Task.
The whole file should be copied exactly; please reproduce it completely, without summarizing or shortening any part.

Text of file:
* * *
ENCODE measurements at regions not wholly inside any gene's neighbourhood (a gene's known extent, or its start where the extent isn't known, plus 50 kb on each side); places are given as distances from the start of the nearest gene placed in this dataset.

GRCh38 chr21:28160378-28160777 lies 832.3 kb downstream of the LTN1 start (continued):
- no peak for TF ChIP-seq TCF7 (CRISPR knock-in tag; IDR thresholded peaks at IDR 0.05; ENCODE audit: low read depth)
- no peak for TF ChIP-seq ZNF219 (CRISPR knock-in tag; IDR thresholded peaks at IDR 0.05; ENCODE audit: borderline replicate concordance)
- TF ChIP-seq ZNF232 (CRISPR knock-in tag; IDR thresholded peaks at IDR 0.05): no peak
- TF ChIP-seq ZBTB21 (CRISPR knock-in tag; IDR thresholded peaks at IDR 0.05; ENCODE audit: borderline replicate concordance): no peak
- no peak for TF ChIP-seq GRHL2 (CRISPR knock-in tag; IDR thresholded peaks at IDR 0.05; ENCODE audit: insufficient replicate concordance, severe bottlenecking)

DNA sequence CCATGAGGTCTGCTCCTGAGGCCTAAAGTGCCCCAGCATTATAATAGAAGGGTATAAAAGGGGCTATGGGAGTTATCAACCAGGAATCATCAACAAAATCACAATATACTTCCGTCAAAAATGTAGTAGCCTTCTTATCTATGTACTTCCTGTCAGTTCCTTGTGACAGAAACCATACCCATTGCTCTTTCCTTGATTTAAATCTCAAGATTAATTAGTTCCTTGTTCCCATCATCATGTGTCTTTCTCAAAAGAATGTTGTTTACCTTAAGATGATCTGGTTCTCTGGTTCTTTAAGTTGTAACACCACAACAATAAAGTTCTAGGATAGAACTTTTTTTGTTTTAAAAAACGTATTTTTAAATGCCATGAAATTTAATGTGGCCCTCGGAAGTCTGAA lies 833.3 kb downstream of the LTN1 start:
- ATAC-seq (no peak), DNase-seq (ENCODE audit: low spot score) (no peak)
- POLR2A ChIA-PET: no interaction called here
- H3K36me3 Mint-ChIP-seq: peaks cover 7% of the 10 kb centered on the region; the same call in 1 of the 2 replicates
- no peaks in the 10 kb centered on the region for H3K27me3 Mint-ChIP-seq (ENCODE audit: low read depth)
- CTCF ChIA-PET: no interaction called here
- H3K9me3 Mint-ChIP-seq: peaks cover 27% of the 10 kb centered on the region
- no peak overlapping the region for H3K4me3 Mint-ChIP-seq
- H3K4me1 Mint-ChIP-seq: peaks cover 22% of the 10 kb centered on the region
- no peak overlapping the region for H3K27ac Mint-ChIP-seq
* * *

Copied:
ENCODE measurements at regions not wholly inside any gene's neighbourhood (a gene's known extent, or its start where the extent isn't known, plus 50 kb on each side); places are given as distances from the start of the nearest gene placed in this dataset.

GRCh38 chr21:28160378-28160777 lies 832.3 kb downstream of the LTN1 start (continued):
- no peak for TF ChIP-seq TCF7 (CRISPR knock-in tag; IDR thresholded peaks at IDR 0.05; ENCODE audit: low read depth)
- no peak for TF ChIP-seq ZNF219 (CRISPR knock-in tag; IDR thresholded peaks at IDR 0.05; ENCODE audit: borderline replicate concordance)
- TF ChIP-seq ZNF232 (CRISPR knock-in tag; IDR thresholded peaks at IDR 0.05): no peak
- TF ChIP-seq ZBTB21 (CRISPR knock-in tag; IDR thresholded peaks at IDR 0.05; ENCODE audit: borderline replicate concordance): no peak
- no peak for TF ChIP-seq GRHL2 (CRISPR knock-in tag; IDR thresholded peaks at IDR 0.05; ENCODE audit: insufficient replicate concordance, severe bottlenecking)

DNA sequence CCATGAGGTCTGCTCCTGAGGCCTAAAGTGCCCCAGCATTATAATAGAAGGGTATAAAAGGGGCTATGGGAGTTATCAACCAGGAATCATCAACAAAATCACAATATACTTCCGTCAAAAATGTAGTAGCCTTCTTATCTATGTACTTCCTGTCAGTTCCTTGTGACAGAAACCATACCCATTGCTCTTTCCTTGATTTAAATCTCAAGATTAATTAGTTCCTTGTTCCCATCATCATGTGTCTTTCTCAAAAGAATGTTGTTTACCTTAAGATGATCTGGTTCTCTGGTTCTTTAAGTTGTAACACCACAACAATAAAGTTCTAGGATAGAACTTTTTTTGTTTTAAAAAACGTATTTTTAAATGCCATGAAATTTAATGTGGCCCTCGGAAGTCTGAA lies 833.3 kb downstream of the LTN1 start:
- ATAC-seq (no peak), DNase-seq (ENCODE audit: low spot score) (no peak)
- POLR2A ChIA-PET: no interaction called here
- H3K36me3 Mint-ChIP-seq: peaks cover 7% of the 10 kb centered on the region; the same call in 1 of the 2 replicates
- no peaks in the 10 kb centered on the region for H3K27me3 Mint-ChIP-seq (ENCODE audit: low read depth)
- CTCF ChIA-PET: no interaction called here
- H3K9me3 Mint-ChIP-seq: peaks cover 27% of the 10 kb centered on the region
- no peak overlapping the region for H3K4me3 Mint-ChIP-seq
- H3K4me1 Mint-ChIP-seq: peaks cover 22% of the 10 kb centered on the region
- no peak overlapping the region for H3K27ac Mint-ChIP-seq